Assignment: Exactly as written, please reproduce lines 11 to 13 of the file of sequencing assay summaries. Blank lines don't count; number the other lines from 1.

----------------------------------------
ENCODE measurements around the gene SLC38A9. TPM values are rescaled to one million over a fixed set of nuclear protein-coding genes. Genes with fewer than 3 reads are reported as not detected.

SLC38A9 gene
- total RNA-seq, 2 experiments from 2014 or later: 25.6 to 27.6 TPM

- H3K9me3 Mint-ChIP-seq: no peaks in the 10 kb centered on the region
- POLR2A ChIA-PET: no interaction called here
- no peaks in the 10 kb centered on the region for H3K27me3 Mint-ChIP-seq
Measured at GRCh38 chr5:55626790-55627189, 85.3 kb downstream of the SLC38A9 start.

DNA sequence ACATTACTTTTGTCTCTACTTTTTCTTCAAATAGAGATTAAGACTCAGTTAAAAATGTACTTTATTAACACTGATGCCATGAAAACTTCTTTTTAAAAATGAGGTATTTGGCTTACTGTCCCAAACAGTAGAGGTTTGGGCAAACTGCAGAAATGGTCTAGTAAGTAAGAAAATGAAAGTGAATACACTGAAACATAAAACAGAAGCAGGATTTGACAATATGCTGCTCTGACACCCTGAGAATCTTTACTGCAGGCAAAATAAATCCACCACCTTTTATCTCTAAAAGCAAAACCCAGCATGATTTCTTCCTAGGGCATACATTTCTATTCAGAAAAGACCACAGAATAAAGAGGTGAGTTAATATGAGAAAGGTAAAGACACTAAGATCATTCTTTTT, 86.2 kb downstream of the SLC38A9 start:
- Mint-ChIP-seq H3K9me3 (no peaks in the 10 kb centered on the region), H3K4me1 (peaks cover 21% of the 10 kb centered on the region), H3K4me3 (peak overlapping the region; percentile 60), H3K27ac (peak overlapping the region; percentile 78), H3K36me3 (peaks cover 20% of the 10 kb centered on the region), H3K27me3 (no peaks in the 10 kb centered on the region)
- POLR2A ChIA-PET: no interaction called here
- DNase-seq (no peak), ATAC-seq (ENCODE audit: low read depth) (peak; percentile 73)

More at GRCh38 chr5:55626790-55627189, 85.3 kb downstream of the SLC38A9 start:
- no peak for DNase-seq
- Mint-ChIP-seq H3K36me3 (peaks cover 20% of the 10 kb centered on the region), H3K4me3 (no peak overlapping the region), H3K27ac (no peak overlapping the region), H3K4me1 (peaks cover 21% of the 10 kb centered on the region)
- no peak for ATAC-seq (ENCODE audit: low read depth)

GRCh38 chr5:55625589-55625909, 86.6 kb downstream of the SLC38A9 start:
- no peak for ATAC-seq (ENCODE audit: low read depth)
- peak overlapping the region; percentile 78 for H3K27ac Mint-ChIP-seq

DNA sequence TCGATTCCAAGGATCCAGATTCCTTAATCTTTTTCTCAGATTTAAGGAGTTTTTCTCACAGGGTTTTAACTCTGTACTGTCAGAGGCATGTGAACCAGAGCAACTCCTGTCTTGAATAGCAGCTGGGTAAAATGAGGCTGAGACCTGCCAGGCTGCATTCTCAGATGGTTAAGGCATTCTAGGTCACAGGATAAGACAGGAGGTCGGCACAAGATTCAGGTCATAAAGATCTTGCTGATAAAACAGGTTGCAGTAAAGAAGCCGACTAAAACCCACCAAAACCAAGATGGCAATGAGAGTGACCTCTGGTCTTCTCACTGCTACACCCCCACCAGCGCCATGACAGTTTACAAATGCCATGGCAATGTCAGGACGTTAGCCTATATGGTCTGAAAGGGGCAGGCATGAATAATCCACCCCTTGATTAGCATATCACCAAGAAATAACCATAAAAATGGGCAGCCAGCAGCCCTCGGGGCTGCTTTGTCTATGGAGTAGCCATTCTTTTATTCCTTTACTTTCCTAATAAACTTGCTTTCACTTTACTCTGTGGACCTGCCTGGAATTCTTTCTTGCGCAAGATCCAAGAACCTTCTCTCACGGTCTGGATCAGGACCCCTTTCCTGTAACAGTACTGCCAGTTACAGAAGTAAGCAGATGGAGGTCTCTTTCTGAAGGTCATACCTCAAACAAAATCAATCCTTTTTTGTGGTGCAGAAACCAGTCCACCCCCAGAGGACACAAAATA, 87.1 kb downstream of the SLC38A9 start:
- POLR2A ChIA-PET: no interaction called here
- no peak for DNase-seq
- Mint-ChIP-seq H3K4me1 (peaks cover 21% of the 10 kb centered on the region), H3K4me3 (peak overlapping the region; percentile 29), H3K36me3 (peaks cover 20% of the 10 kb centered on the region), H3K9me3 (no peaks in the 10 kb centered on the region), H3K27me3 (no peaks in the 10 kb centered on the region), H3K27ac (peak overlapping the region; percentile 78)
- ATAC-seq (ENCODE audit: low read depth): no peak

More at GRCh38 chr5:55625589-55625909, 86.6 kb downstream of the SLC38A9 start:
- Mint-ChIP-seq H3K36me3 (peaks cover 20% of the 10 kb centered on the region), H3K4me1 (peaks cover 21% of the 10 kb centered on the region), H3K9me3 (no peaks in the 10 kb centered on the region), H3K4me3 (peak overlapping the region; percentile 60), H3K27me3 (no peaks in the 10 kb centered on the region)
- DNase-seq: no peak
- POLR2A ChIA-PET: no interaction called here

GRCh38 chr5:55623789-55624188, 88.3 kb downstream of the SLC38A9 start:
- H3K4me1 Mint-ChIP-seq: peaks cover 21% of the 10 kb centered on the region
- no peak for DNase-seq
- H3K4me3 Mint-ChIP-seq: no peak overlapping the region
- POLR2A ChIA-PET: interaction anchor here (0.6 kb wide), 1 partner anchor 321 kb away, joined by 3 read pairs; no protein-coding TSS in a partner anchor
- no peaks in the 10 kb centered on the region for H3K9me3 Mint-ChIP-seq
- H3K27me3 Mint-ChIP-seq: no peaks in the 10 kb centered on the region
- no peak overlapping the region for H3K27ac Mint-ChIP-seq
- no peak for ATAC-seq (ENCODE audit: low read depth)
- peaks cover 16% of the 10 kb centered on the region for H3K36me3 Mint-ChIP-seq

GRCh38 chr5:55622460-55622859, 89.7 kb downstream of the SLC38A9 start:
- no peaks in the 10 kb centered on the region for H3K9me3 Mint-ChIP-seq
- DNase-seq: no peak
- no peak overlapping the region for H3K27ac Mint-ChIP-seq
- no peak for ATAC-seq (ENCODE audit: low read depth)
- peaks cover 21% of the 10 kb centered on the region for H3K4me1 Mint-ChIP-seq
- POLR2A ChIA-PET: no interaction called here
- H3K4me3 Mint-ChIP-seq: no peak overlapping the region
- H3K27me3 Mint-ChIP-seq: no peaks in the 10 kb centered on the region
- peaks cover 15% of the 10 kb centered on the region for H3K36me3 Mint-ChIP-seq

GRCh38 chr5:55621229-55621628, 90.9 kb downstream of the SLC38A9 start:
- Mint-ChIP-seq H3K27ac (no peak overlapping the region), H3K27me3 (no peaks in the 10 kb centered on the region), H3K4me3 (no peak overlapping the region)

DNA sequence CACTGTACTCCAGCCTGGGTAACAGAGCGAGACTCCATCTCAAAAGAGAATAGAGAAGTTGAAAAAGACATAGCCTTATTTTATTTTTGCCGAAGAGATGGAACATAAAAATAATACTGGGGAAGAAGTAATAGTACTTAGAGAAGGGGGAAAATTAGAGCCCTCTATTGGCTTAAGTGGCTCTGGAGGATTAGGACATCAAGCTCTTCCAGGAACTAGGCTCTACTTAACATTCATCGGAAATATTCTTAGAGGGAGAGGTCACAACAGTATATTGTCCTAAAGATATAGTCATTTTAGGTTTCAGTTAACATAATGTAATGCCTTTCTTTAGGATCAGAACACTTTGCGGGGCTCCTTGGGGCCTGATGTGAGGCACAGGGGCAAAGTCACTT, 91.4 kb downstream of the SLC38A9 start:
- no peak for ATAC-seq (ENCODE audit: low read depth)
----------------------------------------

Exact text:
- DNase-seq (no peak), ATAC-seq (ENCODE audit: low read depth) (peak; percentile 73)

More at GRCh38 chr5:55626790-55627189, 85.3 kb downstream of the SLC38A9 start:
- no peak for DNase-seq